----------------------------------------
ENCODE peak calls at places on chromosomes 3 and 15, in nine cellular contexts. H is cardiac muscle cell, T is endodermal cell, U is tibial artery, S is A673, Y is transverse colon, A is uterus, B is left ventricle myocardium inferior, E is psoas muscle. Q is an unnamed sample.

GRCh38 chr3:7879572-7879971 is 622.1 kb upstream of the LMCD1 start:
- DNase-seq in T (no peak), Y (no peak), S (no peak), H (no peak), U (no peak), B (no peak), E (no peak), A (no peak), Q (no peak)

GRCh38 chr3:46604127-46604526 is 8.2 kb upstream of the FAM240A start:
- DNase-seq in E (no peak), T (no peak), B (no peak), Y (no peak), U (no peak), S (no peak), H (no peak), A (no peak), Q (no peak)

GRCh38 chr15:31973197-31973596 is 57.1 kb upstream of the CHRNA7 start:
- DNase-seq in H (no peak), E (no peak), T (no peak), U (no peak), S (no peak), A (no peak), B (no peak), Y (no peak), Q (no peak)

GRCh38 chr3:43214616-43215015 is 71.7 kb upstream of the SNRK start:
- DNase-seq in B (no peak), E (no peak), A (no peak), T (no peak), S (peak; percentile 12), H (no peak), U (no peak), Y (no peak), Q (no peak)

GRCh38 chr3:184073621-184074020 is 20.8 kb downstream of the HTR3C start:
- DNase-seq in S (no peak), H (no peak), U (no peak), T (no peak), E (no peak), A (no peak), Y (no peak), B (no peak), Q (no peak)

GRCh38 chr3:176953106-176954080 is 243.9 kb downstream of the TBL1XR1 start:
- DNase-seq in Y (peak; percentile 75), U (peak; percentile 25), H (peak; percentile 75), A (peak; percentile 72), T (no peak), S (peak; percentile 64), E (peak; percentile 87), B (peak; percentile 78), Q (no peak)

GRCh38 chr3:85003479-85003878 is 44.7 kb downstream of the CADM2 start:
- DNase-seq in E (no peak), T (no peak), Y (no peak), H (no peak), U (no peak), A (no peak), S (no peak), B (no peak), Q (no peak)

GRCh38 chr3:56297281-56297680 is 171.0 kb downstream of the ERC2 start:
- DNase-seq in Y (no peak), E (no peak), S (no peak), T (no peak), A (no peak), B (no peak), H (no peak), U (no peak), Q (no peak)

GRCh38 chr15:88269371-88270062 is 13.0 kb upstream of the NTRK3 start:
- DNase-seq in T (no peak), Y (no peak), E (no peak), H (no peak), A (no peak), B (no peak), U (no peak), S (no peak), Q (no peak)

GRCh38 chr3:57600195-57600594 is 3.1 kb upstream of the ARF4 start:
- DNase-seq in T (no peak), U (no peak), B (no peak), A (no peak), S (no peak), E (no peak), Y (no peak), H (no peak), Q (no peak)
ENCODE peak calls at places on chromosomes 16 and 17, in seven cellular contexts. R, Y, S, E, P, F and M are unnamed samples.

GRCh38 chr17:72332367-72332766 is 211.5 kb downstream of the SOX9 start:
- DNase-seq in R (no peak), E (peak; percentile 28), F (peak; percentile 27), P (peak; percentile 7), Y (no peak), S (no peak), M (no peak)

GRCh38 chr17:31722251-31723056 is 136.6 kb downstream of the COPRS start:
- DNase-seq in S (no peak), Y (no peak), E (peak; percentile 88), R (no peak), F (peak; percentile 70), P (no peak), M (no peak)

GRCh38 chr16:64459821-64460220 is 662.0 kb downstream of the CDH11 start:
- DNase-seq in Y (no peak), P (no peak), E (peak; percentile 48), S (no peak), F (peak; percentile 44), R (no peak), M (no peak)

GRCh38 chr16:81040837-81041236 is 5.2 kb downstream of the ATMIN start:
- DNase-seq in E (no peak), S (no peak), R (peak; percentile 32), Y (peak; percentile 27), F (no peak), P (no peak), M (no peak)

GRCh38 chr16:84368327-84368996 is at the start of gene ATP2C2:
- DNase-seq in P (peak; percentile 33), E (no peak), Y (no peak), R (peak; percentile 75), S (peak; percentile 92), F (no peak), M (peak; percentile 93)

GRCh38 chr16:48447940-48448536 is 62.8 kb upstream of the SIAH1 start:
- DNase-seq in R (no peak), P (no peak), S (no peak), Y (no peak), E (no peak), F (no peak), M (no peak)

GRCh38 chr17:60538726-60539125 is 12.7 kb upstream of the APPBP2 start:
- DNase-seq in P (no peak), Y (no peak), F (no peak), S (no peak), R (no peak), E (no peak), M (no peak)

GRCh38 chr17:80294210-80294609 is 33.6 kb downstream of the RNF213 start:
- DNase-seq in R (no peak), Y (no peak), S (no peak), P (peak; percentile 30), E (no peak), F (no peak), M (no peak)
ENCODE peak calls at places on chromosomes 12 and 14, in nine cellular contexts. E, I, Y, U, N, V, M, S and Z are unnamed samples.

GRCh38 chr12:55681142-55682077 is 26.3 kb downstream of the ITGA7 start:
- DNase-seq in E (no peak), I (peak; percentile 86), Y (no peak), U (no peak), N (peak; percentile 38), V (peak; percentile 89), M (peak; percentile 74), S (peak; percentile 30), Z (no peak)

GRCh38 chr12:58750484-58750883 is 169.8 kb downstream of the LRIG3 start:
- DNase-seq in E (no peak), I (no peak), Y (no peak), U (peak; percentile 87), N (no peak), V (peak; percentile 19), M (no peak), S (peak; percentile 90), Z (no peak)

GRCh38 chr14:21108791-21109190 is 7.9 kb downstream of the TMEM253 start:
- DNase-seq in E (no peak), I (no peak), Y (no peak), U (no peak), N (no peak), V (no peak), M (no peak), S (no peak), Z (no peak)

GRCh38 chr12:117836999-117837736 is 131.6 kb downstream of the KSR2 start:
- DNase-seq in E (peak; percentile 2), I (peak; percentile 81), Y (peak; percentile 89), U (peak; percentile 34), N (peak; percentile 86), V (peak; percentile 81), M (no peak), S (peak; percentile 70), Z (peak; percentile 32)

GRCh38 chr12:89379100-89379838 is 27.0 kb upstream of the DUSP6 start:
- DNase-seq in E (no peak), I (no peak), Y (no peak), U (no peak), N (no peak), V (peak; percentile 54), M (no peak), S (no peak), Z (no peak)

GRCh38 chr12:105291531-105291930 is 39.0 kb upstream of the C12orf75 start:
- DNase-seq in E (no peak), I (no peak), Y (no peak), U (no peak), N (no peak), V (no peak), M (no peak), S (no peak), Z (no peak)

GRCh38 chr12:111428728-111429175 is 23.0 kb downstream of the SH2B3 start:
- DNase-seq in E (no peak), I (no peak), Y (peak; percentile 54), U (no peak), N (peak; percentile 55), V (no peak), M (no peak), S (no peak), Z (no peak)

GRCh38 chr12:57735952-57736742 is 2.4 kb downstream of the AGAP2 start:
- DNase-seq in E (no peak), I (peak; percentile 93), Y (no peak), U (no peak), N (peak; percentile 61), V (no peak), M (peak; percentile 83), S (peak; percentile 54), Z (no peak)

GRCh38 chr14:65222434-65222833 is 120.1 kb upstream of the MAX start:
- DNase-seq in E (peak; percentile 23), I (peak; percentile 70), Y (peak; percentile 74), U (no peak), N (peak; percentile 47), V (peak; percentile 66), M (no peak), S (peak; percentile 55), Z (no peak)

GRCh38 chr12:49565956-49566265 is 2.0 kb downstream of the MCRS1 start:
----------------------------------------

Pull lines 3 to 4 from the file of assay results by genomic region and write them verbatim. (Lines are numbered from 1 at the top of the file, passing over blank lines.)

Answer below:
- DNase-seq in T (no peak), Y (no peak), S (no peak), H (no peak), U (no peak), B (no peak), E (no peak), A (no peak), Q (no peak)

GRCh38 chr3:46604127-46604526 is 8.2 kb upstream of the FAM240A start: